Students Create a Micro-Shelter as Part of 'Impactathon'
This past October students at Carnegie Mellon University competed in an "impactathon," where students worked together to create some sort of shelter for the homeless that would provide protection from the elements and some heat during the winter.
“There’s a problem where the homeless don’t always come to standard shelter areas," said Jon Cagan, an engineering professor at Carnegie Mellon University who spearheaded this project. "So what about bringing the shelters to them?”
Students had five days to come up with a solution. Sixteen teams competed.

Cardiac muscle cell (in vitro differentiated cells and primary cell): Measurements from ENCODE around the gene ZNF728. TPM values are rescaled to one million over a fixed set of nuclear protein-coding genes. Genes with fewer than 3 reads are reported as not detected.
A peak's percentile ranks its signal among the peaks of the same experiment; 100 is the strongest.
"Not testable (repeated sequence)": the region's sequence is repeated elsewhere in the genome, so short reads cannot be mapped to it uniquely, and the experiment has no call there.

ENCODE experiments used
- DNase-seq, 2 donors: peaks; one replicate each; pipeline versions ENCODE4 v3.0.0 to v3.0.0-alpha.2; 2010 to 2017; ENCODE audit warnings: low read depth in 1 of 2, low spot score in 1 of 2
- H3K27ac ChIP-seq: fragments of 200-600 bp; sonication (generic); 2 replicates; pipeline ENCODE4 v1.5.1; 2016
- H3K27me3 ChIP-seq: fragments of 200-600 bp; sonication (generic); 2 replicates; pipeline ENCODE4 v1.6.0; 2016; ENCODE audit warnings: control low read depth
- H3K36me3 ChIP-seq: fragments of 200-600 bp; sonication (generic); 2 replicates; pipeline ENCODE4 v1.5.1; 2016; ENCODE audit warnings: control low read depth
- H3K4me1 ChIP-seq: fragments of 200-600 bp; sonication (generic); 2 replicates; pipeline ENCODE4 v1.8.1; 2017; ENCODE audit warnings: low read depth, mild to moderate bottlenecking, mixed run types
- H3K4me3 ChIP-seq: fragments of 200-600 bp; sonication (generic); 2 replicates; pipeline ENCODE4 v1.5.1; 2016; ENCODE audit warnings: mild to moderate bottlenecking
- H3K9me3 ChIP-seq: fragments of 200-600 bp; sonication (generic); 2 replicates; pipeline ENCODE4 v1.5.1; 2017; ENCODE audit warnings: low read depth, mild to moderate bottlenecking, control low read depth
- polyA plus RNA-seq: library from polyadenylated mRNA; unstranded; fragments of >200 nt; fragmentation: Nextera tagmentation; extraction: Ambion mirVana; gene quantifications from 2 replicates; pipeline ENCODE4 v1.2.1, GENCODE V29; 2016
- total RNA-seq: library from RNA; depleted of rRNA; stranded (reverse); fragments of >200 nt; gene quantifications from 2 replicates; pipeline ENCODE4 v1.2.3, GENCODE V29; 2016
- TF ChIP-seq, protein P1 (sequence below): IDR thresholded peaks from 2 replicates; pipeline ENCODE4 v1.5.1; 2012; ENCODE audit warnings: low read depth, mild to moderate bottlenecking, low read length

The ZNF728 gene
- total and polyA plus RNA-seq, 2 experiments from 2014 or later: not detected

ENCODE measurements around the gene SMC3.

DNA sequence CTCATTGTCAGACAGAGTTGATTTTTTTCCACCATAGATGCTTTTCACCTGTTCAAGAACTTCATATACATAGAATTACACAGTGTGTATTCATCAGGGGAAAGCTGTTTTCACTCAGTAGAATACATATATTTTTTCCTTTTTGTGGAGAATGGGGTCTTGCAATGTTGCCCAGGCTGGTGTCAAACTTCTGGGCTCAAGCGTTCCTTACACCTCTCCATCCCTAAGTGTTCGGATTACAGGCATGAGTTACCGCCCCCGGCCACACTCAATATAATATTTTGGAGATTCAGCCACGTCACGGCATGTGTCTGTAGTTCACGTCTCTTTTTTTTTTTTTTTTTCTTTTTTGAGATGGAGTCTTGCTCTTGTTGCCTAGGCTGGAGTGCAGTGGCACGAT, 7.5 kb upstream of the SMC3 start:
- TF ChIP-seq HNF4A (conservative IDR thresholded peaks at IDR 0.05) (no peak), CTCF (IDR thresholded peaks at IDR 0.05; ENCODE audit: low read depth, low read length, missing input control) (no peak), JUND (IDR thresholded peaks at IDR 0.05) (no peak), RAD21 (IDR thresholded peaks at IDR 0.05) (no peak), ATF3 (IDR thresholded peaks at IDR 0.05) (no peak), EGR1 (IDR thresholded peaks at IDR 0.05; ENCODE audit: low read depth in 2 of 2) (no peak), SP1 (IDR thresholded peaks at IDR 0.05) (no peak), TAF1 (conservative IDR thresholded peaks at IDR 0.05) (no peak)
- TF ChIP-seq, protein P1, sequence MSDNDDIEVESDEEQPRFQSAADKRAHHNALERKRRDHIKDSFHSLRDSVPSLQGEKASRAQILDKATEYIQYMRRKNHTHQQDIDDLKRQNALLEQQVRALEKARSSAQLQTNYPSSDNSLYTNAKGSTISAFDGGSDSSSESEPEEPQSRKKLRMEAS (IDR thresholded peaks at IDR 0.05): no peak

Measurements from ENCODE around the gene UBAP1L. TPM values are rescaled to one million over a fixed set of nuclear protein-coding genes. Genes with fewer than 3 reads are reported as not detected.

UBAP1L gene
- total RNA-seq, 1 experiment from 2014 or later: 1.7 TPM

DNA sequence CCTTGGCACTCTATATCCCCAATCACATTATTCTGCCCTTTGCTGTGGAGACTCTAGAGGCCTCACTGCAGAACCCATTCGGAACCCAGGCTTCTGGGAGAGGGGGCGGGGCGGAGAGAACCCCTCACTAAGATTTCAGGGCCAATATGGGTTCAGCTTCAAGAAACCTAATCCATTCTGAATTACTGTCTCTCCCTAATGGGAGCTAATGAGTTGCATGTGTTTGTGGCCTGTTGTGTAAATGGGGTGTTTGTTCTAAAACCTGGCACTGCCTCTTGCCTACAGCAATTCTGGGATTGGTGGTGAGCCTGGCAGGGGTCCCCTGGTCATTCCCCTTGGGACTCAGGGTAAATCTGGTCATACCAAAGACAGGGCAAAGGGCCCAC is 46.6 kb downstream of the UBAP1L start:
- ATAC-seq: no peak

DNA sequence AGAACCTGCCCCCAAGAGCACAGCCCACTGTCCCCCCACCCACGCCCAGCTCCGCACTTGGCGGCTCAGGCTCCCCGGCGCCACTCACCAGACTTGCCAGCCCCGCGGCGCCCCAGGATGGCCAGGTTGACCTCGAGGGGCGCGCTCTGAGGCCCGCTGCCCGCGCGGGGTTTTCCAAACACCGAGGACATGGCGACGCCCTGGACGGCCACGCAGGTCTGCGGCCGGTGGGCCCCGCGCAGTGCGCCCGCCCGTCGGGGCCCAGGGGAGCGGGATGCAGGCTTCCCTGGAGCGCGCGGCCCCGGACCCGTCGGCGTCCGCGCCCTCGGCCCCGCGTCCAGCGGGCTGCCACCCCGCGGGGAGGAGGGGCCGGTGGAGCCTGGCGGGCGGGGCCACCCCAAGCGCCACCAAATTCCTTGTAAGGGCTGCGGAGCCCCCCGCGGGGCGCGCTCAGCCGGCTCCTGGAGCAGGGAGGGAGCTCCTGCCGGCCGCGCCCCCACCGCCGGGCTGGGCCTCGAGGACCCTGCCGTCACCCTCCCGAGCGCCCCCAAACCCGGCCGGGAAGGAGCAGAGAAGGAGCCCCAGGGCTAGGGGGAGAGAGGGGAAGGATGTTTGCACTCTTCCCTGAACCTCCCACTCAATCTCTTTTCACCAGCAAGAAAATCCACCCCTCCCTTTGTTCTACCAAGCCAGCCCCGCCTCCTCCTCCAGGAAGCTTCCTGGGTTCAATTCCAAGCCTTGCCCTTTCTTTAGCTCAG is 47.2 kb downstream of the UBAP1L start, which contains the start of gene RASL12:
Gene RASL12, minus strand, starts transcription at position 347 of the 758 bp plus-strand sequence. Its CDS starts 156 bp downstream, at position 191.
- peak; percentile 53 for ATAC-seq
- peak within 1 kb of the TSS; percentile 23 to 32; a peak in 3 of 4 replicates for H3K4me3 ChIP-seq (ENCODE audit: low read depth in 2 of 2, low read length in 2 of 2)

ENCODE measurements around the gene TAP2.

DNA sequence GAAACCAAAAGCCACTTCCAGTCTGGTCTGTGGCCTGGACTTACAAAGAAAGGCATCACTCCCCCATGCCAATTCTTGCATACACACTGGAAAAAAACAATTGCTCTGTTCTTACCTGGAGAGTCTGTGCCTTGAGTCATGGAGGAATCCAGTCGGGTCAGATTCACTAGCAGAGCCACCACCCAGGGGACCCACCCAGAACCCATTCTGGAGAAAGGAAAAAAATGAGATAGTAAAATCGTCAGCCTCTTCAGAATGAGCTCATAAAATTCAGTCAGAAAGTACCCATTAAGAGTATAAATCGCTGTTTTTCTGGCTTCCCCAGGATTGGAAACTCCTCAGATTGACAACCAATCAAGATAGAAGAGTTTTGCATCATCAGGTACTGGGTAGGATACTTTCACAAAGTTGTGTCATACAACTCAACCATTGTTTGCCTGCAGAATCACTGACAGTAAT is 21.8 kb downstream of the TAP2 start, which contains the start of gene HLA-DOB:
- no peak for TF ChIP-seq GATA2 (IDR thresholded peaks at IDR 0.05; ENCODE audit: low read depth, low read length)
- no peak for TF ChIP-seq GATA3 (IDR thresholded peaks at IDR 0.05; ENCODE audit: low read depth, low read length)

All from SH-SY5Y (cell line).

The winning entry was a shelter that was essentially a rectangular structure that folded apart and had mylar that would create a tent. Heat could be generated by plugging into a lamppost.
“The goal was to put this into public places and have them available. And during the day to actually have them cover the cost of this it would serve as a billboard. So you could sell ad space during the day and then at night it would fold out and become a shelter,” Cagan said.
There is no plan in place to make this prototype a reality.